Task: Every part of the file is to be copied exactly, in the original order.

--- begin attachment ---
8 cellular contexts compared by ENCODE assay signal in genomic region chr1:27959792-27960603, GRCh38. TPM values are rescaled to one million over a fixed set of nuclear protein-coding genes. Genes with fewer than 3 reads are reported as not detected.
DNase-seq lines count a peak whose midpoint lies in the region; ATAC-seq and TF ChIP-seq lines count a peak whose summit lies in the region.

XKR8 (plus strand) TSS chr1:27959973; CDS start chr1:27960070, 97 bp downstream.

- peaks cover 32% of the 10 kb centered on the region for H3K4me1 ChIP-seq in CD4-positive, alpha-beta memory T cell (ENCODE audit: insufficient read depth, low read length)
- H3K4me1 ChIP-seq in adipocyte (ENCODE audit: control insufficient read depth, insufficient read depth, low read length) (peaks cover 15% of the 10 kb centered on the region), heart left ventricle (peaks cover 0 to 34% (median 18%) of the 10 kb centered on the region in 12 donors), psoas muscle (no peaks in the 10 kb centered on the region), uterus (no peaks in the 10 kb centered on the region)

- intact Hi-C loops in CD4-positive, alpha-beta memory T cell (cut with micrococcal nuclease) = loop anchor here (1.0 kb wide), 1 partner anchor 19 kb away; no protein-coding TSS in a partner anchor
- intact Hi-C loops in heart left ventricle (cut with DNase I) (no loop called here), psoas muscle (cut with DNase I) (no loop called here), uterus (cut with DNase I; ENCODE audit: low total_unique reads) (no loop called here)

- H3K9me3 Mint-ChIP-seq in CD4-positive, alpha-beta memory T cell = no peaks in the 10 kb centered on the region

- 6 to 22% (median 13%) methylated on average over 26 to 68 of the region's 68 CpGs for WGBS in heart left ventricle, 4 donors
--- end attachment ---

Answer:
8 cellular contexts compared by ENCODE assay signal in genomic region chr1:27959792-27960603, GRCh38. TPM values are rescaled to one million over a fixed set of nuclear protein-coding genes. Genes with fewer than 3 reads are reported as not detected.
DNase-seq lines count a peak whose midpoint lies in the region; ATAC-seq and TF ChIP-seq lines count a peak whose summit lies in the region.

XKR8 (plus strand) TSS chr1:27959973; CDS start chr1:27960070, 97 bp downstream.

- peaks cover 32% of the 10 kb centered on the region for H3K4me1 ChIP-seq in CD4-positive, alpha-beta memory T cell (ENCODE audit: insufficient read depth, low read length)
- H3K4me1 ChIP-seq in adipocyte (ENCODE audit: control insufficient read depth, insufficient read depth, low read length) (peaks cover 15% of the 10 kb centered on the region), heart left ventricle (peaks cover 0 to 34% (median 18%) of the 10 kb centered on the region in 12 donors), psoas muscle (no peaks in the 10 kb centered on the region), uterus (no peaks in the 10 kb centered on the region)

- intact Hi-C loops in CD4-positive, alpha-beta memory T cell (cut with micrococcal nuclease) = loop anchor here (1.0 kb wide), 1 partner anchor 19 kb away; no protein-coding TSS in a partner anchor
- intact Hi-C loops in heart left ventricle (cut with DNase I) (no loop called here), psoas muscle (cut with DNase I) (no loop called here), uterus (cut with DNase I; ENCODE audit: low total_unique reads) (no loop called here)

- H3K9me3 Mint-ChIP-seq in CD4-positive, alpha-beta memory T cell = no peaks in the 10 kb centered on the region

- 6 to 22% (median 13%) methylated on average over 26 to 68 of the region's 68 CpGs for WGBS in heart left ventricle, 4 donors